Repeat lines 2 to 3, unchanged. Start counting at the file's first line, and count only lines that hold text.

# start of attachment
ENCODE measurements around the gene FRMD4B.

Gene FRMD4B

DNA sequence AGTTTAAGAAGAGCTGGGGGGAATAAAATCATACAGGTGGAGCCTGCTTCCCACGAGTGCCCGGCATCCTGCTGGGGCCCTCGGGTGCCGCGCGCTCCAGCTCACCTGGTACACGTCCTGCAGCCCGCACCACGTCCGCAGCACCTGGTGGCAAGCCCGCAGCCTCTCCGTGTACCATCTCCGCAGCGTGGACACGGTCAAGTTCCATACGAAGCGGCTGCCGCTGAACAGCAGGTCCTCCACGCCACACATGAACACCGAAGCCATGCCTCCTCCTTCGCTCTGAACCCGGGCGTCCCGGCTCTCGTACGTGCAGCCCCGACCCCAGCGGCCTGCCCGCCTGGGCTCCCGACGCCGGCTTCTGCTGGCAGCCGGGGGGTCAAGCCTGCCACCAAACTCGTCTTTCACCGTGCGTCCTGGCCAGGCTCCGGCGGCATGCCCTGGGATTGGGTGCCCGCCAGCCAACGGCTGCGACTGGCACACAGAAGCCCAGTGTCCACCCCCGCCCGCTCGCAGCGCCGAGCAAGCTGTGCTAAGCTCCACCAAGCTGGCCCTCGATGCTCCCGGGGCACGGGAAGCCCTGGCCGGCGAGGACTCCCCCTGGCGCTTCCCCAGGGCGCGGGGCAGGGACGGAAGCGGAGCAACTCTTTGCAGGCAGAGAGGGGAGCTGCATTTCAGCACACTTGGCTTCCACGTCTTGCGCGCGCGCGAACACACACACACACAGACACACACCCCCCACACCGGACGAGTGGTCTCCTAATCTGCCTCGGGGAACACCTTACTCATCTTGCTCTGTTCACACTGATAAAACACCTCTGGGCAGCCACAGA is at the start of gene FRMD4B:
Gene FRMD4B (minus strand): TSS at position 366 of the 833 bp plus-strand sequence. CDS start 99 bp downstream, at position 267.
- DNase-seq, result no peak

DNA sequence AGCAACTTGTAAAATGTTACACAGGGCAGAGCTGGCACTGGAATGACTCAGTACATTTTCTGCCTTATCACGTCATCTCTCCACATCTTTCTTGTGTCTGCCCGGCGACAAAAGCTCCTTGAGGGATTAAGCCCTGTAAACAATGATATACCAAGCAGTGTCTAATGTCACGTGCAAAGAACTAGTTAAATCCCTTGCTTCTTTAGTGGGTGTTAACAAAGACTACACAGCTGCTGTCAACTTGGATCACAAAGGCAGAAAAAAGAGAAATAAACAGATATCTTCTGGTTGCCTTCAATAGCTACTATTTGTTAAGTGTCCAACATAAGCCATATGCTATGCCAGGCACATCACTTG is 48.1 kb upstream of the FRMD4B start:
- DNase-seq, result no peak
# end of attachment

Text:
Gene FRMD4B

DNA sequence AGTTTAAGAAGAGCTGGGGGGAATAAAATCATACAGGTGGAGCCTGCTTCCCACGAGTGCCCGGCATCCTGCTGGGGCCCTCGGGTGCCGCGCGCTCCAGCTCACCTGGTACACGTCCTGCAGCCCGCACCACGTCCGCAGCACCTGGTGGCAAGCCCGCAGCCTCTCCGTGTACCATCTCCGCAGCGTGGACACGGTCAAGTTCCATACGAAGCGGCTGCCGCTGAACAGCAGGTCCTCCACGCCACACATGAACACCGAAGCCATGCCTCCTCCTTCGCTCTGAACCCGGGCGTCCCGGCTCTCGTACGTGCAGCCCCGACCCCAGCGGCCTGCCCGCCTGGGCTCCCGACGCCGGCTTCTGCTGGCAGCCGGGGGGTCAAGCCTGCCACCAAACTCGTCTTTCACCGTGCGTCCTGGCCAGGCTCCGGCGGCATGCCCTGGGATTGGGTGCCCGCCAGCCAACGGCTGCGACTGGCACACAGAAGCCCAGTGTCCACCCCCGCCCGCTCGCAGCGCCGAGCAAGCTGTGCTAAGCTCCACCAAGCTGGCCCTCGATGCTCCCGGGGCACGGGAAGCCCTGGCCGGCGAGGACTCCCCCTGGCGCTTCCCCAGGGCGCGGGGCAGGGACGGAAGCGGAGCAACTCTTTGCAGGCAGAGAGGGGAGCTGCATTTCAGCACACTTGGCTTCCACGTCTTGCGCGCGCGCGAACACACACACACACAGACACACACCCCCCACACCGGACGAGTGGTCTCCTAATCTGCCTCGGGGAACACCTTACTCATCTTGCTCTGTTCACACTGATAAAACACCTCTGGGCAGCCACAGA is at the start of gene FRMD4B: